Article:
Here is a guest post from Joseph E. Aoun, president of Northeastern University in Boston. Northeastern received more than 43,000 applications for the 2011 freshman class, possibly the largest number submitted to any private college in America. In a recent interview, Aoun told me he thinks the school is popular partly because of its focus on career preparation and internships, useful endeavors in a bad economy.
The recent announcement by the Labor Department that the nation added 133,000 jobs last month was tempered by a stagnant unemployment rate of 9.1 percent. These numbers reinforce what some economists have been saying—that we may be facing a prolonged period of unemployment hovering near 10 percent.
One of the few bright spots on this front is experiential learning, a model of higher education that integrates classroom study with long-term, meaningful internships. Those familiar with experiential learning know that it provides students with a clear path toward employment after graduation. This is particularly true with co-op experiences, in which students secure full-time, six-month professional positions related to their academic work.
Students learn firsthand how to navigate and succeed in the modern workplace. More pragmatically, they form strong relationships with potential employers during their undergraduate years.
The importance of this second advantage has been heightened by the recession. According to the National Association of Colleges and Employers, intern hiring increased by 7 percent during the 2010-2011 academic year. This is particularly notable because, according to the same survey by NACE, employers are converting nearly 60 percent of their interns or co-ops into full-time hires.
As powerful as these statistics are, they don’t measure the many intangible benefits of experiential learning—the way it prepares undergraduates to navigate the unknown. Early immersion in a professional setting, especially when integrated with related classroom experiences, gives students the knowledge and confidence to be risk takers. As individuals, they become multifaceted, nimble and entrepreneurial.
Despite all of these practical and pedagogical advantages, institutions that use the experiential model should not play it safe. Now is the time to take experiential learning to the next level, through innovations that align with today’s economic and societal realities.
Global perspective: Today, a locally focused education does not prepare students for life. It’s as simple as that. Taking experiential learning global has become an educational imperative. At Northeastern, our students are engaged in experiential learning in 85 countries on all seven continents. They still gain all of the benefits of immersion in a professional setting, but with the added value of experiencing, in depth, new cultures, languages, and perspectives.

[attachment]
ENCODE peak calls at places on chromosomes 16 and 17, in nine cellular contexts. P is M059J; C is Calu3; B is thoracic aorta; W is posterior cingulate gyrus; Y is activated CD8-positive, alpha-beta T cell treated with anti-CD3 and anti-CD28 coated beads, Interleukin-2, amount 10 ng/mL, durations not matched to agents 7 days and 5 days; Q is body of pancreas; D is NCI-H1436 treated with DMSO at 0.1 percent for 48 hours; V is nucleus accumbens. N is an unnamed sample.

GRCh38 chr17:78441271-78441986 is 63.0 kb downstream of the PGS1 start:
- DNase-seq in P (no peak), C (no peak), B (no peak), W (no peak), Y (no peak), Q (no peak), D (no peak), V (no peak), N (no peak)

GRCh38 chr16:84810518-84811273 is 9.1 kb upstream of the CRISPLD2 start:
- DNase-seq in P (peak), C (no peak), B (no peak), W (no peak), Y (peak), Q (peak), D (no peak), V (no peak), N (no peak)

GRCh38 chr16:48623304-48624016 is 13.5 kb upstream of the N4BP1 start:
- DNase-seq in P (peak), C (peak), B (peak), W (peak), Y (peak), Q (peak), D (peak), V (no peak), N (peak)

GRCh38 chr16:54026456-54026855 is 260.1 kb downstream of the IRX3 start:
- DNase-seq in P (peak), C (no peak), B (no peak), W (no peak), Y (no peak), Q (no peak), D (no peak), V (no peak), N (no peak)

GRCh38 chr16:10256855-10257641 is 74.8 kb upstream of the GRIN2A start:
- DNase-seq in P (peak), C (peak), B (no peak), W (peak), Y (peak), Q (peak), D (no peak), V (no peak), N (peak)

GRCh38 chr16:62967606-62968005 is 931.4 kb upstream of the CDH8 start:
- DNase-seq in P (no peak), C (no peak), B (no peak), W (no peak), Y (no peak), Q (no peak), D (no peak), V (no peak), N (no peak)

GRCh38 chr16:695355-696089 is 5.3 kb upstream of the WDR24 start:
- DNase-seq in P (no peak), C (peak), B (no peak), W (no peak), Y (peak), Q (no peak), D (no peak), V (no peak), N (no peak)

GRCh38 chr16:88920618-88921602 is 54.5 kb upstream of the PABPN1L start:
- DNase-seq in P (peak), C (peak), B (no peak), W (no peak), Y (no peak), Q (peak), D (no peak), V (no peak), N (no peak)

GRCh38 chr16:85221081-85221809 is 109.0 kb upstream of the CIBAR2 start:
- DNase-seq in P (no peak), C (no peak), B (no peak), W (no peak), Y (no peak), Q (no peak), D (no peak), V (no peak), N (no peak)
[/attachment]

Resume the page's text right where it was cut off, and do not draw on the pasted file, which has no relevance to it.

Civic engagement: One byproduct of the economic slowdown is increased student interest in public sector work. According to an analysis of census data by The New York Times, there has been a 16 percent increase in college graduates going into the federal government, while non-profits saw an 11 percent increase. There are also new federal programs that provide loan forgiveness for students who pursue public service careers. As a result, universities with a commitment to experiential learning should adapt to this shift by providing greater opportunities for students to work in government positions, domestic not-for-profits, and NGOs around the world. These experiences put students on the front lines of public policy and social entrepreneurship.
Grad school preparation: In the past decade, the number of undergraduates who go on to pursue a graduate degree has increased by 30 percent. It has become increasingly common for highly competitive graduate programs—both professional and doctoral—to expect applicants with relevant experience. Undergraduates who have worked in a lab, law firm, or Fortune 500 company will bring valuable insights to their graduate studies.
Experiential learning was developed more than a century ago as a practical way to finance a college education. As we are seeing at colleges and universities across the country, this model is becoming recognized as a central element of higher learning.
While there is a broad range of reasons for institutions to embrace an experiential approach, the best motive is also the most obvious: The world is too interesting to ignore.